2) The majority of pregnancies were planned. MAPs were reported in 5M and 3F. Two spontaneous conceptions occurred in 2M after allogeneic transplant. Eleven abortions before 12 w (2 M ,induced; 9F, 5 induced) were reported (not included in the 166 cases). Pregnancies in all cases progressed normally. In F there were 2 pre-eclampsia, 2 oligohydramnios, 1 abruption placenta. In 8M and 8 F babies were born pre term and 1M and 2F were small at birth with no further consequences. Forty-two F (70%) delivered spontaneously. Babies were born at a mean 40 w (34-44) in M, 39 w (33-42) in F. Breast feeding information was collected for 45F of which18 (29%) breast feed for at least one month (range 1-28 mo).

3) Post-natal information showed normal child development and growth. One respiratory arrest was noted at birth with rapid recovery and 1 macrocephaly was described with no further consequences. Of the 56 children >3 yrs old attending school (44M,12F), 2M presented with language problems and in one case autism was diagnosed. Other reported outcomes include 1 child diagnosed as having rheumatoid arthritis at 2 yr (F), and 1 diagnosed with celiac disease (M).

Conclusions TKI therapy has allowed CML patients to pursue a normal life including planning/managing a family. Males do not need to stop therapy to conceive due to the therapy’s non-genotoxic nature, in contrast to females who must cease therapy due to the teratogenic nature of TKIs. Kinetics of regrowth of the CML residual disease during pregnancy in female patients is different than in TFR patients. To our knowledge this is the largest multicentric study regarding CML and reproduction. Results and practical management will be presented.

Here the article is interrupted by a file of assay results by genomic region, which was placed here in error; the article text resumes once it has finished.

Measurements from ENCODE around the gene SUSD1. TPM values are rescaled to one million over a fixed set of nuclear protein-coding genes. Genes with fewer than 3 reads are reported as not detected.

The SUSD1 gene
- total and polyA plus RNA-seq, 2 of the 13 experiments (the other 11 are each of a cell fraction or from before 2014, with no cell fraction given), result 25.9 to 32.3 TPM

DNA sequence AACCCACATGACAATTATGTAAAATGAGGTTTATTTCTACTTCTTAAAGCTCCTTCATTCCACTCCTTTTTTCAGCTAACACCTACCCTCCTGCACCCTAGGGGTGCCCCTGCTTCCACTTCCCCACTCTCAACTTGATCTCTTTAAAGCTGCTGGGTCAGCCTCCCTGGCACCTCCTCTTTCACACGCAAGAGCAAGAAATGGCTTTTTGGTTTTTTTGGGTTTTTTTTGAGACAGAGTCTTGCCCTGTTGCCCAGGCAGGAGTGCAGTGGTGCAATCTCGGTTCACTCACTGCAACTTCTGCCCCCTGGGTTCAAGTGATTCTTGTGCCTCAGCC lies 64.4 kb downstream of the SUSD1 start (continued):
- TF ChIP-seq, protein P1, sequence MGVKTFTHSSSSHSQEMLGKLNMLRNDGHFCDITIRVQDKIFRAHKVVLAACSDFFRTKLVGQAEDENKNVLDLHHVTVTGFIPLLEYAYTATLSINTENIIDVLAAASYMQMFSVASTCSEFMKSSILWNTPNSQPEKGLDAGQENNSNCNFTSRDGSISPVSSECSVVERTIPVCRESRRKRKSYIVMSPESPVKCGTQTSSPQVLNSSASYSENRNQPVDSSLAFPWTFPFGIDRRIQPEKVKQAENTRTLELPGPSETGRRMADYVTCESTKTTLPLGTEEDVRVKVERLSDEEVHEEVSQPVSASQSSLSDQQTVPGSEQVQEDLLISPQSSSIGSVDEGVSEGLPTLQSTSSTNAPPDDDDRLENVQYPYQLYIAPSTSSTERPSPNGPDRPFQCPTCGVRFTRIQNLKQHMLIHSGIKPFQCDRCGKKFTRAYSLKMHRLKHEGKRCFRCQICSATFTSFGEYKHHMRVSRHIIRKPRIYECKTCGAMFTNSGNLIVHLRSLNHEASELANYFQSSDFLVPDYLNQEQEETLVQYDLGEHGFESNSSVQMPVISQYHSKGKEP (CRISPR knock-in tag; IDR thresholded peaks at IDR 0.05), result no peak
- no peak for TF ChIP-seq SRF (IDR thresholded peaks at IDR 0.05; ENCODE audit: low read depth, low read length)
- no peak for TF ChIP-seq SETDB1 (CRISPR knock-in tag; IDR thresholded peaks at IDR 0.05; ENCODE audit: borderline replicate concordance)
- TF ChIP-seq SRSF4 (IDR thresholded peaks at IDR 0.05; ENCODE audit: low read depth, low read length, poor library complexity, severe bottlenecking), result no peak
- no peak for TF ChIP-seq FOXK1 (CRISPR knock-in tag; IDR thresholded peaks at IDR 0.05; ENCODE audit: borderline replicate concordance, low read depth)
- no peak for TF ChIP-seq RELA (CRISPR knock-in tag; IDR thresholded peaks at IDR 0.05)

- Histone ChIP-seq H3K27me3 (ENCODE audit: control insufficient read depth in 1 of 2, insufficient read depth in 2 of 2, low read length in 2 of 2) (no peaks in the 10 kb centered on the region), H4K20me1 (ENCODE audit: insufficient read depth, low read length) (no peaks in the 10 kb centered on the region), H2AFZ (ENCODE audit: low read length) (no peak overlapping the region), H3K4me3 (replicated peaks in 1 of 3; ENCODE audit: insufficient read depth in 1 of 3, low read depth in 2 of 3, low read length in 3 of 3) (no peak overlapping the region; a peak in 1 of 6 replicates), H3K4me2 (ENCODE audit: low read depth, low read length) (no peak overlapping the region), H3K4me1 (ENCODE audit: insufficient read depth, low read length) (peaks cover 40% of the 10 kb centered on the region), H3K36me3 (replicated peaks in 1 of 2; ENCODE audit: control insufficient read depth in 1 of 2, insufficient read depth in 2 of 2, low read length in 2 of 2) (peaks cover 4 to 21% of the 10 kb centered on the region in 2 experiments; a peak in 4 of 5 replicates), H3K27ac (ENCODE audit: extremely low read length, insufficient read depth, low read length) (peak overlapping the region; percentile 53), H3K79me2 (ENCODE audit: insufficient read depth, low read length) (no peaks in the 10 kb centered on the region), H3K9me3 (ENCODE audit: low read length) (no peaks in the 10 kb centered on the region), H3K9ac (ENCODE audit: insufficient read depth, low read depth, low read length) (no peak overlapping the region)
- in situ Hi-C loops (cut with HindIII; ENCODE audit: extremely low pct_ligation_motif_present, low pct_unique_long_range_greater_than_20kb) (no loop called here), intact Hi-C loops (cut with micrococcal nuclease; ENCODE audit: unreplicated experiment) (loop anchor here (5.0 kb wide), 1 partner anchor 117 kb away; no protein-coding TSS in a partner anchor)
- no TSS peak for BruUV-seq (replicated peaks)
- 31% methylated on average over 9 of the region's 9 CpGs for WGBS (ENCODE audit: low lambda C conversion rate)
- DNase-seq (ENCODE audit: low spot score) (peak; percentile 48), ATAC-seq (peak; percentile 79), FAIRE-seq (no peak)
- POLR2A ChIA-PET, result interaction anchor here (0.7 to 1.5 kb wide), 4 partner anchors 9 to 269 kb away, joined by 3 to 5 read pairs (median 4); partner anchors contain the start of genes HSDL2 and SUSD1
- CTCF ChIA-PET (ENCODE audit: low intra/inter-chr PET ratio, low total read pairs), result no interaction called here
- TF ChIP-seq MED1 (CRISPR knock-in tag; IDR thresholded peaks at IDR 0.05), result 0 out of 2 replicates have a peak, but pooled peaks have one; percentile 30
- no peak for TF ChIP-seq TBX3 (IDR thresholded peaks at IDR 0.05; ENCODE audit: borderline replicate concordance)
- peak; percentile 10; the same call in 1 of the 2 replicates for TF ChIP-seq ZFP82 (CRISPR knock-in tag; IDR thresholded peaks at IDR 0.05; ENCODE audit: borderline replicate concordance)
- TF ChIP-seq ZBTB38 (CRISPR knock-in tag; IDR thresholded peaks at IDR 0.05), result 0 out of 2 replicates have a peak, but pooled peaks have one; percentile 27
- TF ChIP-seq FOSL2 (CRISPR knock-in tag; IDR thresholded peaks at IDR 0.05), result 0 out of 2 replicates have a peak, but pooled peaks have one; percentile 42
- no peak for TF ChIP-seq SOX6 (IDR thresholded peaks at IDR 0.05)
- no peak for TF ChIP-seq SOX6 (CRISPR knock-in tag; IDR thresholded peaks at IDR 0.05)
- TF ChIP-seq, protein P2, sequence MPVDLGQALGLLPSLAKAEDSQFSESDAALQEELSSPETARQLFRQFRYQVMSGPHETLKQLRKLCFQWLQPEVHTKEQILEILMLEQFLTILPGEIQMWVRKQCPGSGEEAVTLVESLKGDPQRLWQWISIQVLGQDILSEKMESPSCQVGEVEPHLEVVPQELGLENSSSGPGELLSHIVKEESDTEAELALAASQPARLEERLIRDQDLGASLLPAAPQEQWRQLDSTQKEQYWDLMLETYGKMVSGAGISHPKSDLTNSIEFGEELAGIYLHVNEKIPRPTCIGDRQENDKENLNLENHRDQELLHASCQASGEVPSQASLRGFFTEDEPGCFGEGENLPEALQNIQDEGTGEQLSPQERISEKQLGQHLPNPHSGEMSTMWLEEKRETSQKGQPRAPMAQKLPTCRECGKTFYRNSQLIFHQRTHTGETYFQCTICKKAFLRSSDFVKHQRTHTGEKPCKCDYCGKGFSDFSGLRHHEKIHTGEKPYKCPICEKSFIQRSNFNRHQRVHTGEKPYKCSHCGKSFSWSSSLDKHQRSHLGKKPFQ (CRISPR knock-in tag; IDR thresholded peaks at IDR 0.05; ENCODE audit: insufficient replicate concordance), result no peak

Disclosures: Abruzzese: Novartis: Research Funding; Pfizer: Consultancy; Ariad: Consultancy; BMS: Consultancy. Castagnetti: Incyte: Consultancy, Honoraria; Bristol Myers Squibb: Consultancy, Honoraria; Novartis: Consultancy, Honoraria; Pfizer: Consultancy, Honoraria. Gambacorti-Passerini: Pfizer: Consultancy, Honoraria, Research Funding; BMS: Consultancy. Rambaldi: Pfizer: Consultancy; Novartis: Consultancy; Italfarmaco: Consultancy; Omeros: Consultancy; Roche: Consultancy; Celgene: Consultancy; Amgen Inc.: Consultancy. Gaidano: Roche: Consultancy, Honoraria; Morphosys: Honoraria; AbbVie: Consultancy, Honoraria; Gilead: Consultancy, Honoraria; Janssen: Consultancy, Honoraria; Amgen: Consultancy, Honoraria.